Harewood House and a sad story
The house stands tall like it has erupted from the ground it looks out onto the abandoned lake that at some point would have been a pleasurable area for the family to enjoy. With sweeping hills with tree lined tops and a gentle stone track meandering through the estate. Many years ago this track was the main work road for the estate and it was named the coal road. One would presume it was the original road that serviced the estate. The small stone bridges that cross each water course must have taken years to build but now sadly left unattended and unloved with weeds and moss growing all over them. If you ever get chance to visit the house take a look at the estate from the terraces the view will take your breath away. You will feel the breeze in your face just as royalty would when a garden party were arranged. The more grand the view the wealthier they were meant to be. Inside the house are pictures and ointments from all over the world again this is to demonstrate wealth. There are vistas of trees that make the land look bigger. I have spent many happy times at Harewood manly with the keeper Tim Rothwell. I actually worked there for over a year helping rear partridge and bring polts on ready for the shooting season. Some days it was hard work but in the main due to the place it was all worth it. I also trained the agents of Harewood house dog there, she was called whispa she was a lovely black Labrador puppy when I first met her and eventually was a well-trained dog that would sit at the peg and enjoy many shoot days. I remember when I took her back after training her. I had to show her owner Christopher how she was and what she could do. I met up with Christopher in a large field that sloped up to the keeper’s house. We had woods either side of us and behind a pond with lots of geese and duck on. Before Christopher came to see her I had placed a memory retrieve right next to the keeper’s cottage for an example of a dog working at distance this was around 300 yards. Christopher arrived and he got out of his car. We said our hellos and I asked him to stay back whilst I demonstrated whispa. I did some directional control with stop whistle, some distraction retrieves and some from the dummy launcher. I finished the first part of the demonstration with the memory I placed some 30 minutes ago. She took the line and completed the retrieve. I did not expect anything less to be honest as she was a great dog. We then walked over to Christopher to discuss some training. We then went into one of the woods where he asked for a blind to be put out. Well this was relatively easy blind and she did it with ease. Christopher was exceptionally happy with how she was and thanked me. She passed away in 2021,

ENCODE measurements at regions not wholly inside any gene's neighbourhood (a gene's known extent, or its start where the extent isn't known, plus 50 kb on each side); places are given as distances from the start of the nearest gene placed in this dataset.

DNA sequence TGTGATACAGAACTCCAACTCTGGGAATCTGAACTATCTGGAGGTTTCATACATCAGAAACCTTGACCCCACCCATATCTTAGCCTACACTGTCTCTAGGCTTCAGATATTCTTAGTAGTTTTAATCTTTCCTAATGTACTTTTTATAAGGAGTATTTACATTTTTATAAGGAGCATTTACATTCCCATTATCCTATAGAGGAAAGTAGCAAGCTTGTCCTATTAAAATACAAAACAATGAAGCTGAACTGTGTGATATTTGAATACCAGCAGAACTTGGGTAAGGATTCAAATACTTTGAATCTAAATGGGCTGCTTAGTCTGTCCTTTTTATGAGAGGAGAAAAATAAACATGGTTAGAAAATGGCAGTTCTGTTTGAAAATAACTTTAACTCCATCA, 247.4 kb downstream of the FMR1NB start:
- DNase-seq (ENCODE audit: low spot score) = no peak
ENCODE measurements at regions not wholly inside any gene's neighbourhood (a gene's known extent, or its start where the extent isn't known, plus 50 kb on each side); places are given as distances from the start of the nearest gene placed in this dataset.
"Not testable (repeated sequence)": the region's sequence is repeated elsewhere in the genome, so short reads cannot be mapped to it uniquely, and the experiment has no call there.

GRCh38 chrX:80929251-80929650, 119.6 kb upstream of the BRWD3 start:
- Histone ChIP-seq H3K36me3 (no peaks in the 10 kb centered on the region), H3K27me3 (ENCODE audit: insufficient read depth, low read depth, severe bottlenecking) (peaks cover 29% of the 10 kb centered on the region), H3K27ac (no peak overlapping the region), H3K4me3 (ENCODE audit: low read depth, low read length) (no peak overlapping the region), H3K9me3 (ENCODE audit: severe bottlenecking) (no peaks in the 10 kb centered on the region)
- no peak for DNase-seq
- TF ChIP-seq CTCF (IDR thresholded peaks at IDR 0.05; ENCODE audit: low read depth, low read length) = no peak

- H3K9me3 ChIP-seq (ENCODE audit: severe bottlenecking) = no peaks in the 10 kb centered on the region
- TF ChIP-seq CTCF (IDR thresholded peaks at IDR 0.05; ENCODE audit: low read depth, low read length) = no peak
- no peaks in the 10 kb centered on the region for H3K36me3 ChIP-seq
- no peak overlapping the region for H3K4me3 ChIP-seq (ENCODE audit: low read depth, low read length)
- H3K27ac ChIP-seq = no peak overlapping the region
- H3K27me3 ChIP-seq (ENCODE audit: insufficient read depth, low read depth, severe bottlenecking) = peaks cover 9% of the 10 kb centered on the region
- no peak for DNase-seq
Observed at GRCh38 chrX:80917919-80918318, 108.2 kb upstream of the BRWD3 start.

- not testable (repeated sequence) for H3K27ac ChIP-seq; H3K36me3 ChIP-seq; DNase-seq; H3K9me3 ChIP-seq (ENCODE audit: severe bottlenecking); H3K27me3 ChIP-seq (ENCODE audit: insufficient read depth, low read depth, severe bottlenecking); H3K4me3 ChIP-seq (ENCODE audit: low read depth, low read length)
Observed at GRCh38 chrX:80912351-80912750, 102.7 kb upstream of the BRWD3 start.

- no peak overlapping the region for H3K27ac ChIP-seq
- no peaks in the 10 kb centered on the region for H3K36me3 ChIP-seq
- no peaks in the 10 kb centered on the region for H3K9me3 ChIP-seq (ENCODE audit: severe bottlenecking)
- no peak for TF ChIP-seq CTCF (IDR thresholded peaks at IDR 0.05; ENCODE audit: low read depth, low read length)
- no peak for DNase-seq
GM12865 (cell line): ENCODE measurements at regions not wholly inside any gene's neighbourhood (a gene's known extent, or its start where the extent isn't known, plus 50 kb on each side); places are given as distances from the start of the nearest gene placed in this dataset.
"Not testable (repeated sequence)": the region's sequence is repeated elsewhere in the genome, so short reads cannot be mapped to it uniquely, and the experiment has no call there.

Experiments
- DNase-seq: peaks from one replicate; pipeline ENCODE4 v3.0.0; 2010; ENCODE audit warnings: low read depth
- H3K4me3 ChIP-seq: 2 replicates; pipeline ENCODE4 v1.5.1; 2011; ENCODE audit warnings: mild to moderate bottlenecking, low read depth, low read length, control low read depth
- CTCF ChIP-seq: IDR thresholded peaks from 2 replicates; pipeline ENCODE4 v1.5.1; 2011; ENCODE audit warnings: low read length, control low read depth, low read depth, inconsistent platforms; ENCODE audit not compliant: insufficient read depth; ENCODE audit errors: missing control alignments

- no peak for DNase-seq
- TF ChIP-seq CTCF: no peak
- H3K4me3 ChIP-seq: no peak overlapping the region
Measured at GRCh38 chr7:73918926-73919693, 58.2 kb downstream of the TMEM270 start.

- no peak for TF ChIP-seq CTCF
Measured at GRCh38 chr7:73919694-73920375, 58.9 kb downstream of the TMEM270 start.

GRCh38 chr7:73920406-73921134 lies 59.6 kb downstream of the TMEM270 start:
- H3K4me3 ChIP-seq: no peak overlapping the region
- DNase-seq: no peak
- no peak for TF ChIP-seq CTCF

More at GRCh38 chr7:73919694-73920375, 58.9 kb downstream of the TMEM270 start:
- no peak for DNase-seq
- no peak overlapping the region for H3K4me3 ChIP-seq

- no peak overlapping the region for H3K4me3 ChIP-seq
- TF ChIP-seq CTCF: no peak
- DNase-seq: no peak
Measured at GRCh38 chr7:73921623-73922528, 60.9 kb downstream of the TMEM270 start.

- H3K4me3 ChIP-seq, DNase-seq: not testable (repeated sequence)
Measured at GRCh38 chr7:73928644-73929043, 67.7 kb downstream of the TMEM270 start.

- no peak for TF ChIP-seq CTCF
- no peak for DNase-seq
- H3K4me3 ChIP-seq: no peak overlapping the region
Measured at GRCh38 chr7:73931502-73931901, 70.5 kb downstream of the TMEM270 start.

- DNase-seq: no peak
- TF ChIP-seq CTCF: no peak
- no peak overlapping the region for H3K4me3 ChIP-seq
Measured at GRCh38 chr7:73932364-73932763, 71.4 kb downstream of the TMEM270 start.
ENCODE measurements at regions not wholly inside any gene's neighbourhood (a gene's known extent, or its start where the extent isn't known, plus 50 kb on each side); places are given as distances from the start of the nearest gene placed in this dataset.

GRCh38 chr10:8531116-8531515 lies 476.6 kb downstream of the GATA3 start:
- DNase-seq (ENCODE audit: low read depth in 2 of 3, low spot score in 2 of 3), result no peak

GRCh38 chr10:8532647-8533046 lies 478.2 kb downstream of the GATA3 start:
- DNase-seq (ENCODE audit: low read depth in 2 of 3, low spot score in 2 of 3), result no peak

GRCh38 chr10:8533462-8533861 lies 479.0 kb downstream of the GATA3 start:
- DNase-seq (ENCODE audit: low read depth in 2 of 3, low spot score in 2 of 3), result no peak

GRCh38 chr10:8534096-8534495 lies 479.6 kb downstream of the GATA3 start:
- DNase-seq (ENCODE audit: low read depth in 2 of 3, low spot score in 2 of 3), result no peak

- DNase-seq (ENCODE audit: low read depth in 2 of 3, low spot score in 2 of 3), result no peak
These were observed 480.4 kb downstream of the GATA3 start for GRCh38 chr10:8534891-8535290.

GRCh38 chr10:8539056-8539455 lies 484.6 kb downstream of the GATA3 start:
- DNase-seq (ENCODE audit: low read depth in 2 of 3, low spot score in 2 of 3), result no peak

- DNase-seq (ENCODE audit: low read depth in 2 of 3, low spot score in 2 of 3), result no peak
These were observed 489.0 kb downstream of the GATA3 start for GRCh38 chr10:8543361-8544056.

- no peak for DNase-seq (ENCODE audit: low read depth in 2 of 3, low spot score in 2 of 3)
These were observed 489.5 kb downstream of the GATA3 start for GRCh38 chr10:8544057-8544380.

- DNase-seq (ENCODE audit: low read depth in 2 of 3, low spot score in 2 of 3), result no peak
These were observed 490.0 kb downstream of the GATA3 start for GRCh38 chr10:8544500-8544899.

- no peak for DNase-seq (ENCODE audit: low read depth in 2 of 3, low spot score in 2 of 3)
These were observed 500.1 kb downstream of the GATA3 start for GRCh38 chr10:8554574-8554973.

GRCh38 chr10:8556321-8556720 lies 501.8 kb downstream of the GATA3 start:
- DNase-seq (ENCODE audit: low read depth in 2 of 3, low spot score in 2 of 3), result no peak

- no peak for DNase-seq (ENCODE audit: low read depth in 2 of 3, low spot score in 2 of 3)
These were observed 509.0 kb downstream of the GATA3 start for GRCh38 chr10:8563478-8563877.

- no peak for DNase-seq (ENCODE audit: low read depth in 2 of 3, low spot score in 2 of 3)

she was a very good dog with lots of experience under her belt. I was very lucky to be able to hold training days at Harewood and utilised the many areas it had to offer. Some of the areas we used were not accessible by the public therefore our training days were always never interrupted. One where I loved to train was the trout ponds. Still holding some fish too. I presume the ponds were also a place of entertainment for the Harewood family many years ago. There were two lakes that were fed with fresh running water from the land. Both had a water fall that the water would cascade from one to another. It went on through the estate to feed the main pond. This was a great drive on shoot dates however in winter they would freeze over and sometime it then became very dangerous. As the head picker up if any birds landed on the ice I would not let the dogs attempt any retrieves. The last thing I would want to do is compromise the safety of a dog. We would later collect with a boat if required. This particular drive was a busy drive and I had picked ups stood well back as the birds were plentiful and high. Last thing we needed to do was stand by the guns collecting dead birds. We needed to be right back collecting the birds that were hit but failed to land straight away. We normally had 3 drives before lunch and then one drive after. We all wished that we could go straight through but it was how they wanted it. On one particular day it was cold and wet moody on foot but the agent insisted we were to have two drives after lunch much to the beating and picking team dismay. However we were there to do as we are told and that's the end of it. It was getting close to the pheasants going to roost but one last drive was to be had. This drive was called east gardens. It was a little pleasure ground to the side of the main house. The wind was pushing in the wrong direction leaves were blowing across the field and the diminishing light was not with us. The guns lined up in the grass land in front of the house. We always had to make a call to the house to let her ladyship know that we were about to break havoc on her quite afternoon tea. I was stood quite far back in the open field it was the first time I had been in this area, it was before I worked there so it was all new to me. I could hear the beaters coming through the woods with the odd pheasant pushing out away from the guns. Our beater bus driver was asked to stand on the corner of the wood banging his stick on the old steel fence to try and push the birds towards the waiting guns. Some birds went to the guns but many came out and went with the wind away in safety. I saw a gun raise to the sky with a towering cock bird about to feel his lead, first shot was fired nothing and the gun pulled through and hit it with the second barrel. I saw the bird come down hard with a wing down and when hitting the floor it set off running at pace towards the lake and wood. I turned and sent Duke for the runner. He was a mighty strong dog with so much power I watch on as he shot across the field to pick the runner. What I was not aware of was the ha-ha wall. If you don’t know what one of these are it's a ditch at one side and a 6 or 7 foot wall at the other. This was to prevent and deer or cattle enter the garden and trashing any of the ornamental flowers from across the world be destroyed. Duke hit the wall as hard as he could head on. I heard the Yelp from him and ran straight away towards where he was. When I got to him he had blood coming from his mouth and he was trying to pull himself out of the ditch with only his front legs. I jumped down into the ditch to get him and he bit me on the arm as he was in so much pain I got him and took him to the truck where we headed straight to the vets. Unfortunately after an x-ray it was found he had snapped his spine and was unable to use half of his body. This was the saddest day of my life. I had to have him put to sleep. I held him whilst they injected him and he went to sleep. One of the helpers in the vet put him back into my truck. I was heartbroken the dog of a lifetime taken away so soon. I headed home and rang my wife to tell her the news. I could hardly talk and soon cut the call off. By now it was dark and rain banging down so hard the wipers on my truck were on full the lights of other cars and tears in my eyes were overwhelming. I got to the Motorway and within ten minutes of driving the whole of the motorway came to a standstill. 2 hours I was sat in traffic with my dead dog behind me. I could not think of anything worse. At that point I decided that I was done with dog training done with owning dogs I could not cope with what inevitably comes with every dog that being the end of life. This is why now I retire my dogs to lovely homes early. Eventually I got home and took him into the garden and dug a hole. The rain was still coming down but I needed to do it as I could not leave this while morning. The day I lost Duke has never left my thoughts. I have also had some amazing days at Harewood too that will never be forgotten. Unfortunately Harewood no long has a shoot there and when this was announced it was a very sad day. The friends, the teams we had were truly amazing. One thing from this was I gained a friend, he is a little odd but he is still a good friend Mr Tim Rothwell.